Teddy Wilson

Theodore Shaw Wilson, also known as “Teddy”, was an American jazz pianist. He lived from November 24, 1912 to July 31, 1986. Scott Yanow described Wilson as the “definitive swing pianist”. His sophisticated and elegant style was recorded by many jazz legends, including Louis Armstrong, Lena Horne and Billie Holiday. He was possibly the first black musician to perform publicly in a group that was racially mixed with Goodman. Wilson was not only a sideman but also managed his own bands and recorded sessions between the 1920s and the 1980s. Wilson was born in Austin on November 24, 1912. He studied violin and piano at Tuskegee Institute, Tuskegee (Alabama). Wilson was a member of the Lawrence “Speed Webb” band with Louis Armstrong and understudied Earl Hines in Hines’s Grand Terrace Cafe Orchestra Orchestra. In 1933, Wilson joined Benny Carter’s Chocolate Dandies. He joined the Benny Goodman Trio in 1935. It consisted of Goodman and Wilson, as well as drummer Gene Krupa. Later, the group was expanded to include Lionel Hampton. The trio performed during intermissions for the big band. Wilson was the first black musician to perform publicly with an all-white jazz band by joining the trio. John Hammond, a noted jazz producer and writer, was instrumental in getting Wilson a Brunswick contract. Wilson started in 1935 to record hot swing arrangements of popular songs, keeping in mind the growing jukebox market. He had fifty hits with many singers, including Helen Ward, Billie Holiday and Lena Horne. He also participated in many well-respected sessions with a variety of swing musicians, including Lester Young, Roy Eldridge and Charlie Shavers, Red Norvo and Buck Clayton, as well as many other highly respected sessions. Wilson started his own small-scale big band in 1939 and then headed a Cafe Society sextet from 1940 to 1944. Howard “Stretch”, Johnson called him the “Marxist Mozart” for his support of left-wing causes. Wilson was a performer at benefit concerts for The New Masses journal for Russian War Relief, and chaired The Artists’ Commission to elect Benjamin J. Davis. Wilson was a teacher at the Juilliard School in the 1950s. Wilson can be seen as himself in The Benny Goodman Story, 1955. He was also the music director of The Dick Cavett show. Wilson lived in quiet suburb Hillsdale, New Jersey in the 1960s, 1970s. He played solo and with pick-up bands until his last years. Wilson, 73, died in New Britain CT on July 31, 1986. He is buried in Fairview Cemetery, New Britain, Connecticut. From Wikipedia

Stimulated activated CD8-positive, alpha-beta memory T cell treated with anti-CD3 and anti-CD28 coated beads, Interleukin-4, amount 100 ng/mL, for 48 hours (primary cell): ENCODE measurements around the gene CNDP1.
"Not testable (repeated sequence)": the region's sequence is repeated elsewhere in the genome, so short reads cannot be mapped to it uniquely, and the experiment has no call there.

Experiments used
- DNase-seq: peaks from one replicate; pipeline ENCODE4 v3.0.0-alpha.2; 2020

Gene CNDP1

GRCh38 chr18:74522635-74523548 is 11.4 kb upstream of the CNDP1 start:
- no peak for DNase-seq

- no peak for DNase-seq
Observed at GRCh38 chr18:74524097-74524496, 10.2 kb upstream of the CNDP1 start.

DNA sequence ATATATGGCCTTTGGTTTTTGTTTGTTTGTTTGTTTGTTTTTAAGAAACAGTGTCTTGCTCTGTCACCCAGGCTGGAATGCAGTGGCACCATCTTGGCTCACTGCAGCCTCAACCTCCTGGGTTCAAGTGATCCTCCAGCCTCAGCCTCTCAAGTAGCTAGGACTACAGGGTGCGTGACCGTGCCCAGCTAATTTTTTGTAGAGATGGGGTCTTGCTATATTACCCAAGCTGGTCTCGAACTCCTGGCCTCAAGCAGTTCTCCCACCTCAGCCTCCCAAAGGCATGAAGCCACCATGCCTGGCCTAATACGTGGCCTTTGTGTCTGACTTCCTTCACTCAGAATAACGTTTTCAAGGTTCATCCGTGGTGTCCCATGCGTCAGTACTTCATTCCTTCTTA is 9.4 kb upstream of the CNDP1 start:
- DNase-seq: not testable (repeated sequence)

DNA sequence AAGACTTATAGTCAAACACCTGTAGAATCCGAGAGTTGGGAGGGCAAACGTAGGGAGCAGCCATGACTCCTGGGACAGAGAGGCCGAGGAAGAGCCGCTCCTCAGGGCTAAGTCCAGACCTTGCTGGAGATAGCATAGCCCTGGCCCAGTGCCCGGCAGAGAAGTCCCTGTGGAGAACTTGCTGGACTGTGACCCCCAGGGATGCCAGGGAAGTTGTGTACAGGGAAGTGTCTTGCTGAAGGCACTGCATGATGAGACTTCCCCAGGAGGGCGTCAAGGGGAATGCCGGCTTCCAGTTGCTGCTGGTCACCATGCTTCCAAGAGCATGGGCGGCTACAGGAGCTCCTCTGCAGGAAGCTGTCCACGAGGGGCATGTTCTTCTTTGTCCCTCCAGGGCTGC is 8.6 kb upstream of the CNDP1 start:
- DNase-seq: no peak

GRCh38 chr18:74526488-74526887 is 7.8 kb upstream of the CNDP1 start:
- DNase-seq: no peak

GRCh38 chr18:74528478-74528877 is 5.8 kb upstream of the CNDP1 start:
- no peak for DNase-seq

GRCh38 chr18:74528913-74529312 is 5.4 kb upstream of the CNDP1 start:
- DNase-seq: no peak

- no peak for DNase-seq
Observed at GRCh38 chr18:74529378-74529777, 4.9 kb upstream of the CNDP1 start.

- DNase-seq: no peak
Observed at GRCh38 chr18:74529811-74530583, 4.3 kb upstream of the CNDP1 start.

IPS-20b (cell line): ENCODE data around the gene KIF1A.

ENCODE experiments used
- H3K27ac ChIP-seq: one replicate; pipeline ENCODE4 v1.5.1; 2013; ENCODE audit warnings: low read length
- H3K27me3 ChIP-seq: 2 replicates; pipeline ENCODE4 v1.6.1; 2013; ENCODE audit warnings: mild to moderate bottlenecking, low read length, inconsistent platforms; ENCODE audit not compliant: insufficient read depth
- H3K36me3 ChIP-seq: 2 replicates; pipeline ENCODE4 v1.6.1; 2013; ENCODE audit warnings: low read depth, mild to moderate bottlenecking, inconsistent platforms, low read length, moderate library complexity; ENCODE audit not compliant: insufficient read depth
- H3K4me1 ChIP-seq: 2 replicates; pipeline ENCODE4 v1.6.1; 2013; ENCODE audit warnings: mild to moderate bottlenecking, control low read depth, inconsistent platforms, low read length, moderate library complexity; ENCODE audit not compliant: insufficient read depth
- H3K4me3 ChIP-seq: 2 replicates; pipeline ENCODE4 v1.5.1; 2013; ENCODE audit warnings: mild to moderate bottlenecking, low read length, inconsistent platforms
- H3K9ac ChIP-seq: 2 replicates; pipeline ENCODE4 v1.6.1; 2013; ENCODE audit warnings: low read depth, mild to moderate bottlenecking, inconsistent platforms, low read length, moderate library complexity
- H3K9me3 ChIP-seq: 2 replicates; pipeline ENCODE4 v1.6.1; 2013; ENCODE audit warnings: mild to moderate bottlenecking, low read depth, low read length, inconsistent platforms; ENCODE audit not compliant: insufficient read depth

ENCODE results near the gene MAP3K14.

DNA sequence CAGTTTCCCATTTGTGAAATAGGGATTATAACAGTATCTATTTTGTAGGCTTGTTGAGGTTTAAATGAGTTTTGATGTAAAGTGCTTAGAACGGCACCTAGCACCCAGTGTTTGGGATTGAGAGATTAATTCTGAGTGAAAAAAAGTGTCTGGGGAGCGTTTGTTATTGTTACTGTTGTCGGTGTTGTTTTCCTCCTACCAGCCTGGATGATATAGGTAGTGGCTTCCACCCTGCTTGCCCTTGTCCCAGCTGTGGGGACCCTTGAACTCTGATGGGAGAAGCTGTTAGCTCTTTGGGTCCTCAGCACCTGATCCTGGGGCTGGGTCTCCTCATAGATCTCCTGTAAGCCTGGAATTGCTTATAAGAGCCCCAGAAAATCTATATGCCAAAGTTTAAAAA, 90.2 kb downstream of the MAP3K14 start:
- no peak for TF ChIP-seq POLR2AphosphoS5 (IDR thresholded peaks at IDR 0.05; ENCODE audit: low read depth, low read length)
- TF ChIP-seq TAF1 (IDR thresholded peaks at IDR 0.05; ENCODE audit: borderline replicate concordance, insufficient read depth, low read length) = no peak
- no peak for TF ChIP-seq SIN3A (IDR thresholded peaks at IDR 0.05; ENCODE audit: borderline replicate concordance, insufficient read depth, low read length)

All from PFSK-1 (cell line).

Leave a Comment